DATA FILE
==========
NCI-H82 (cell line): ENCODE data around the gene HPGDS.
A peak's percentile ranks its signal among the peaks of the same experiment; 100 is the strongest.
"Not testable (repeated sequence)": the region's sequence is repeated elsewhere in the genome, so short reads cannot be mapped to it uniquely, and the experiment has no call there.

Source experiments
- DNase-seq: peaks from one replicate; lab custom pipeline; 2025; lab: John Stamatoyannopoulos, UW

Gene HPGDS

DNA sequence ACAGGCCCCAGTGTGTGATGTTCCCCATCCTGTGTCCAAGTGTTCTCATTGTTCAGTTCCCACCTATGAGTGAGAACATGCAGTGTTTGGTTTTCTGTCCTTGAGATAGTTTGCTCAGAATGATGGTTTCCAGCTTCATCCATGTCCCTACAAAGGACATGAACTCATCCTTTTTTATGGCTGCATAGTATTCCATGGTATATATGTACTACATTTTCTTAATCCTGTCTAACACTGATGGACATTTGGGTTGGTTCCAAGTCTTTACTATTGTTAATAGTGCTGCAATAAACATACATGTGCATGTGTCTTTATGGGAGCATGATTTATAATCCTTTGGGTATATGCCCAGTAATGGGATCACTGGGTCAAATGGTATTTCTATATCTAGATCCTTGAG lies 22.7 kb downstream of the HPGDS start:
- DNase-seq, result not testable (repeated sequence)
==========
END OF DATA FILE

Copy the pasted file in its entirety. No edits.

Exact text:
NCI-H82 (cell line): ENCODE data around the gene HPGDS.
A peak's percentile ranks its signal among the peaks of the same experiment; 100 is the strongest.
"Not testable (repeated sequence)": the region's sequence is repeated elsewhere in the genome, so short reads cannot be mapped to it uniquely, and the experiment has no call there.

Source experiments
- DNase-seq: peaks from one replicate; lab custom pipeline; 2025; lab: John Stamatoyannopoulos, UW

Gene HPGDS

DNA sequence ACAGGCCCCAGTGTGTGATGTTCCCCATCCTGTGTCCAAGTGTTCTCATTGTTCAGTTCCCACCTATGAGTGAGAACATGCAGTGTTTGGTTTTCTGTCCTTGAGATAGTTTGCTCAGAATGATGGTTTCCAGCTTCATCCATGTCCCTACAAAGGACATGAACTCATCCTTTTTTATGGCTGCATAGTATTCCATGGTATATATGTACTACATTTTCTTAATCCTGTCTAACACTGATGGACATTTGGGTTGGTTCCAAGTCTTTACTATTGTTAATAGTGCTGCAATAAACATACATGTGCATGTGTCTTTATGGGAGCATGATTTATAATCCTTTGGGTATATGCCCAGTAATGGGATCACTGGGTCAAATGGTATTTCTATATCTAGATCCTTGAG lies 22.7 kb downstream of the HPGDS start:
- DNase-seq, result not testable (repeated sequence)